Down on the farm

mood: sleepy | drinking: water

tractor1

There is something about going back to the farm that never gets old.

I haven’t lived there for at least 15 years now (and have no intention of moving back), but I love to visit. Of course, the actual farm I grew up on is now home to strangers, and the big grey house where all my childhood memories took root is now painted a trendy shade of purple.

My parents moved to a different farm, 8 or 9 miles away from our old home, when I was just a year or two out of college. But they’ve been there long enough, and I’ve visited often enough, that it’s endearingly familiar.

This time I went back with Bean in my belly, and my sister and nephew in tow. The little guy is now nearly 3, and old enough to get really excited about things like tractors and horses and big piles of sand.

Every day we were there, as soon as my nephew saw my dad he’d say, “Papa, I ride tractor? I ride big tractor? I ride bucket tractor?” And my dad, the ever-obliging grandpa, would prop Jude up on his lap and drive a never-ending series of tractors up and down the driveway.

Watching my parents as grandparents is delightful. Although, as my sister pointed out on this visit, my mom would never have given us all those sugary treats when we were kids. We had to suffer through “chocolate chip” cookies festooned with nasty carob droplets. But my nephew? He gets the real thing. Plus brownies. And M&Ms. And ice cream cake.

Now that grandchildren are making their appearance, my mom and dad are beginning to rearrange their lives in preparation for an eventual westward move to California. Even if Jude were the only grandchild, they’d make the move, but now they’ve got Bean due to show up soon, and later this fall we’ll meet my sister’s second child.

It will be amazing to have my parents just an hour or two away, instead of thousands of miles. Just to be able to make impromptu plans that don’t involve plane tickets and rental cars would feel miraculous.

But I’ll admit it, I’m going to miss showing up at the old stomping grounds. I’ll miss the red barns and the Midwest accents and drinking “pop” instead of soda.

I’ll miss the thrill of seeing, after years of absence, sights that used to be as familiar to me as my own face in the mirror.

I’ll miss the sense of history embedded on every backroad. Here is where I learned to drive, as did my father before me. Here’s where I had my first kiss, where I earned my first paycheck, where I ran barefoot chasing lightning bugs.

I love San Francisco, and I have 10 years of history here, now. And soon Bean will be making all of her childhood memories here, in our little house by the sea.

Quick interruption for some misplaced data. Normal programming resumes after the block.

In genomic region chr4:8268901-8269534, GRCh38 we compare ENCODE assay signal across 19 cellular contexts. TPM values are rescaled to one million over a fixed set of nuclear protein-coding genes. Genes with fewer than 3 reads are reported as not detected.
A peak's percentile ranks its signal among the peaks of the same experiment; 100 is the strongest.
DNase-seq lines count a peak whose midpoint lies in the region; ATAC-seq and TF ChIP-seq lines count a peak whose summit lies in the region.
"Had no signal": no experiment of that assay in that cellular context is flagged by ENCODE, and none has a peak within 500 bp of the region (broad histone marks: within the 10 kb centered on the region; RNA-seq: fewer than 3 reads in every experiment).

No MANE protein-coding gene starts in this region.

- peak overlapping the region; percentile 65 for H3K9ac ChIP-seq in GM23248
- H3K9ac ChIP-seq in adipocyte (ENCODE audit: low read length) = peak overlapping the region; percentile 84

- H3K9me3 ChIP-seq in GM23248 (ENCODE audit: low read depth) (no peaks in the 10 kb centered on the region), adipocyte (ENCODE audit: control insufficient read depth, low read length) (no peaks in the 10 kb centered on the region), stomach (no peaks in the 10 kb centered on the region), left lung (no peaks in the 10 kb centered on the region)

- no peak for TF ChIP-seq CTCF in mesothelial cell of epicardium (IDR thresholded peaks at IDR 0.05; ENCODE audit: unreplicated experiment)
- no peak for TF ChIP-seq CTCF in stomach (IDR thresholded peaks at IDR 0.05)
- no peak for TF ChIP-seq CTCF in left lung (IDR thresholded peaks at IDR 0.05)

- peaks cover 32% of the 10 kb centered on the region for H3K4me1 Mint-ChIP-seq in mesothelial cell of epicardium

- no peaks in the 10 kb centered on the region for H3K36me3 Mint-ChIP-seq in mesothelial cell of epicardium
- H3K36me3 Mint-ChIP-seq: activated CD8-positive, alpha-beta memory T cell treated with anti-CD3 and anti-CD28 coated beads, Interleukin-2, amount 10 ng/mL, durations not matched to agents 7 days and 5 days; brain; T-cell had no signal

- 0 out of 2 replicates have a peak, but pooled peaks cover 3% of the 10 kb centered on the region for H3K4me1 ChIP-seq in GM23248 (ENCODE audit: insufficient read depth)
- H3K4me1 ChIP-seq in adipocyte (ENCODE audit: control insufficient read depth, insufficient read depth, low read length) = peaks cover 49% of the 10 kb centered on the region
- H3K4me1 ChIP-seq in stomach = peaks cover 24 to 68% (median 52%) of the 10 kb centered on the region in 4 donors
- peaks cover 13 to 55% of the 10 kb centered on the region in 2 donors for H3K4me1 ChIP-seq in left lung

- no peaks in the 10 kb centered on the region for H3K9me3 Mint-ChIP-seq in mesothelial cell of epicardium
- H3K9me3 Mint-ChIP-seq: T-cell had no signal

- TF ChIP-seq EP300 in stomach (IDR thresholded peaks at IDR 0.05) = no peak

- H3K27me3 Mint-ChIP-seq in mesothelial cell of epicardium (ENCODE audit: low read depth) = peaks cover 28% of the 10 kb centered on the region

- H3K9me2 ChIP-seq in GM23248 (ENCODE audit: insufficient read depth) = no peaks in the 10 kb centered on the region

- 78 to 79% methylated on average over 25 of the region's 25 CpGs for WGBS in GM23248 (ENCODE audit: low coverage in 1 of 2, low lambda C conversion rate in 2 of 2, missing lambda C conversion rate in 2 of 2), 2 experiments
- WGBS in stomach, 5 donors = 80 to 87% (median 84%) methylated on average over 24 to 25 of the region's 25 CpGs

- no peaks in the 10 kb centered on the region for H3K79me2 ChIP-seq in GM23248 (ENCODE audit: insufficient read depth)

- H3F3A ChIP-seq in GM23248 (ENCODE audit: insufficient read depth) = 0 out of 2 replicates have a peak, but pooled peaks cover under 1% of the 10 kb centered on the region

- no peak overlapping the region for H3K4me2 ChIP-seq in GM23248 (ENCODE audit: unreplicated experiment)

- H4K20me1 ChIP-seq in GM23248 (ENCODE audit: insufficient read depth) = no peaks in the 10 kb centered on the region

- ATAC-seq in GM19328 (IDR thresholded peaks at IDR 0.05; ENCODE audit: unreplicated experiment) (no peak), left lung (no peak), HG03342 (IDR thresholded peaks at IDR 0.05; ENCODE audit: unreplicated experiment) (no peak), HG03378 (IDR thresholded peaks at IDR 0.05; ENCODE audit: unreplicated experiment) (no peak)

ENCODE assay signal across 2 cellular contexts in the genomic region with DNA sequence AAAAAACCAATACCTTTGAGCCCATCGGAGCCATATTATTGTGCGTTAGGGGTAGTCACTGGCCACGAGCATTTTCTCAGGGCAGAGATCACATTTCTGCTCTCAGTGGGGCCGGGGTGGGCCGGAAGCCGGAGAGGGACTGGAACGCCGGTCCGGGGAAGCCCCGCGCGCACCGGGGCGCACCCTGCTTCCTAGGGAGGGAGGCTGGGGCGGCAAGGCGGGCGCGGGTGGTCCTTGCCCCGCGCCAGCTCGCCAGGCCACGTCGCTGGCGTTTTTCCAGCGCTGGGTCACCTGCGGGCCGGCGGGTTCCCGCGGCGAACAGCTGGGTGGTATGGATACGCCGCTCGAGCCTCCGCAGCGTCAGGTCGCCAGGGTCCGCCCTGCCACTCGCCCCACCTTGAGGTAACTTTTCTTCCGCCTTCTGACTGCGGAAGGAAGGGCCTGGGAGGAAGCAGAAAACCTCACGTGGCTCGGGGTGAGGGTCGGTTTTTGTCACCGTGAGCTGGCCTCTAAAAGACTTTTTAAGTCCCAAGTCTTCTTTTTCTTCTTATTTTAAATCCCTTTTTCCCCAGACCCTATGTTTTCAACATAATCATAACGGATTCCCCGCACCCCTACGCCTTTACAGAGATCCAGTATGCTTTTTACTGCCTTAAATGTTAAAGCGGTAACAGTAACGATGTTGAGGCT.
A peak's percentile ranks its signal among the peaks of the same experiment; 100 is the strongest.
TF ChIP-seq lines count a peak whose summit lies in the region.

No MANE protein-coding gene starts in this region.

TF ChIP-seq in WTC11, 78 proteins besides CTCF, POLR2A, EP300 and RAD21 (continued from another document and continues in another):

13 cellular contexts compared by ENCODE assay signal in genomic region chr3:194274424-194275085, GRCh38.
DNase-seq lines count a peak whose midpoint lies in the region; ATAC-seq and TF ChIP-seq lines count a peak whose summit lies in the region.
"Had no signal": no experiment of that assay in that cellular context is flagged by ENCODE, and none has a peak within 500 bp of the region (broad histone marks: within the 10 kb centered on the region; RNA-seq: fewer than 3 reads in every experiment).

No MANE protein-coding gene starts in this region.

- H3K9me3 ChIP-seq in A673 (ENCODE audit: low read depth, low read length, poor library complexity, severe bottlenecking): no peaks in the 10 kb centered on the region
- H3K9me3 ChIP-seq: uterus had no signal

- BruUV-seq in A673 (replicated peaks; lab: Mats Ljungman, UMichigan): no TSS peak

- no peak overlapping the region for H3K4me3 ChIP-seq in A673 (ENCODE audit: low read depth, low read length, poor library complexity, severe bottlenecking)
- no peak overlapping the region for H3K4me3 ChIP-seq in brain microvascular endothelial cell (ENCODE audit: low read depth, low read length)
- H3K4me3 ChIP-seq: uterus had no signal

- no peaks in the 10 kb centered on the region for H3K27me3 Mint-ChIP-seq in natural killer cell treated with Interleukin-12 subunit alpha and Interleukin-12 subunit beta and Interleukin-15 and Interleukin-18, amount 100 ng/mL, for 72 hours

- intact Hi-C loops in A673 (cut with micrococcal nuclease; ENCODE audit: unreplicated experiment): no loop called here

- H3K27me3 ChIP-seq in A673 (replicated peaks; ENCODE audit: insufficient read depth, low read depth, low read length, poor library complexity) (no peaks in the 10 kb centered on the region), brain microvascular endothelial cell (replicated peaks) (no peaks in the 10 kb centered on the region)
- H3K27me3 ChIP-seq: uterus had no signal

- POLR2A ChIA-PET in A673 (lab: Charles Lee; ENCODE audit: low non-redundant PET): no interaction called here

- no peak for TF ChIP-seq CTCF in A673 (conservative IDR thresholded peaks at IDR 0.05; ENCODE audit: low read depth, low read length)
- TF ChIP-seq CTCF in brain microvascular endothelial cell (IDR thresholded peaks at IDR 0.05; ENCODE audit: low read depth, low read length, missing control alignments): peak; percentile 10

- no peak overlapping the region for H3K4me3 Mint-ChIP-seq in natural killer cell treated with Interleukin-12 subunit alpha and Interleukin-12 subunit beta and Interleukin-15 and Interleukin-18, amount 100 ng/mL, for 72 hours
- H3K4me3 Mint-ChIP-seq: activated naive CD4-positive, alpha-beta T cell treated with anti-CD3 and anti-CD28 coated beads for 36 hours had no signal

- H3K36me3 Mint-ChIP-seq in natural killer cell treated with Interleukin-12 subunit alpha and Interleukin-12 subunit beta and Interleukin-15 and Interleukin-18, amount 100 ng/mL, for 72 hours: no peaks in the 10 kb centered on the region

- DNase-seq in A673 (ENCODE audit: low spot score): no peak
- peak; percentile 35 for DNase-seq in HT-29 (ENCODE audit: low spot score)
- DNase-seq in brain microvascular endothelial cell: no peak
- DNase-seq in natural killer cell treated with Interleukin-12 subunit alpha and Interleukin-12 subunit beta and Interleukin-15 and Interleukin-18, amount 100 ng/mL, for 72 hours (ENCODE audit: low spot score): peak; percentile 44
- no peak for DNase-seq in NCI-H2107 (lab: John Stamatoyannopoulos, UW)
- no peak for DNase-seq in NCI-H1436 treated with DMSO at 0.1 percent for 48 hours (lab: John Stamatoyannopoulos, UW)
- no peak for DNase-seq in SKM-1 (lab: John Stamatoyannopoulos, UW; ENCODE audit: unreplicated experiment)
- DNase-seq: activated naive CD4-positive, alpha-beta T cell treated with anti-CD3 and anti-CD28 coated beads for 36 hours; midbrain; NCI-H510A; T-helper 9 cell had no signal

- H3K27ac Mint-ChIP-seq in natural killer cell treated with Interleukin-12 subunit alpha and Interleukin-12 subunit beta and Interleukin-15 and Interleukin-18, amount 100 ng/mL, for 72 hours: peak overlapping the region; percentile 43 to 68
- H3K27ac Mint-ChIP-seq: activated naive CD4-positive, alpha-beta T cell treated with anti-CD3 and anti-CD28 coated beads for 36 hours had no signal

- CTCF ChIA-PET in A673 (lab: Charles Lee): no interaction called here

But part of me will always be a farm girl, able to scale fences and bridle horses and remain totally unfazed by the presence of poop. And I wouldn’t change that part of my history for anything.

-Lo, back to the city life.

Leavin’ on a Jet Plane

Mood:
Drinking:

I’m going home.

Or rather, going back to the place that used to be home. I’m attending a conference in Chicago next week for a couple of days and am leaving early so I can spend the weekend with my parents and celebrate my Dad’s birthday with movie popcorn and Star Wars. (He took me to see all of the original Star Wars movies when I was little. We had a mutual affection for R2D2.)

I don’t get back to Illinois that often. And this time I get to see both my hometown AND downtown Chicago. Love ’em both. Although I’ve been warned that it’s very hot and sticky there. And coming from Fog City, I’m not so good with the hot and the sticky anymore.

I get to see a few old friends while I’m back, but since I’m only there for a few days and much of my time is taken up with the conference, I don’t get to see everybody. So if I’m there and I miss you, I’ll take a rain check for next time.

I find that each time I go back, I’ve forgotten one more detail. The name of a freeway. Directions to a friend’s house. How to survive the humidity. The details get fuzzy from disuse.

Everything looks smaller, too. The school I spent 13 years in is so shabby and miniscule! It’s difficult to believe how much time I spent within those walls.

I find myself hoping that I’ll run into people I used to know. And that they’ll have a hard time recognizing me. Sometimes I hang out at the Super Walmart (small town social center) a bit longer than is really necessary, just in case I recognize an old face. There’s a certain ex I would LOVE to run into, just for curiosity’s sake. I haven’t seen him since we broke up, oh, seven years ago or so. It would be interesting. Or maybe just horrifying.

But whatever happens, I’m determined to get my fill of Dairy Queen (they don’t have DQ in San Francisco) and some real Chicago pizza (West Coast pizza is very sadly lacking). I’m hoping to catch a good midwestern, too. (They don’t have thunderstorms in San Francisco, either.) Rain, yes, but without the bright violence of lightning and the shuddering rumble of thunder.

My dad and I used to sit in the swing on the front porch and watch the rain move in across the fields. Count the beats between the flash and the roar.

Sometimes my sister and I would run screaming through puddles, lifting our faces to the weeping sky and shrieking, fiercely, with the simple joy of being alive, being young, being completely soaking wet.

Just a few of the details that have not yet gone fuzzy.

-Lo, who knows how to make the ice cream curl on a Dairy Queen cone. Years of practice.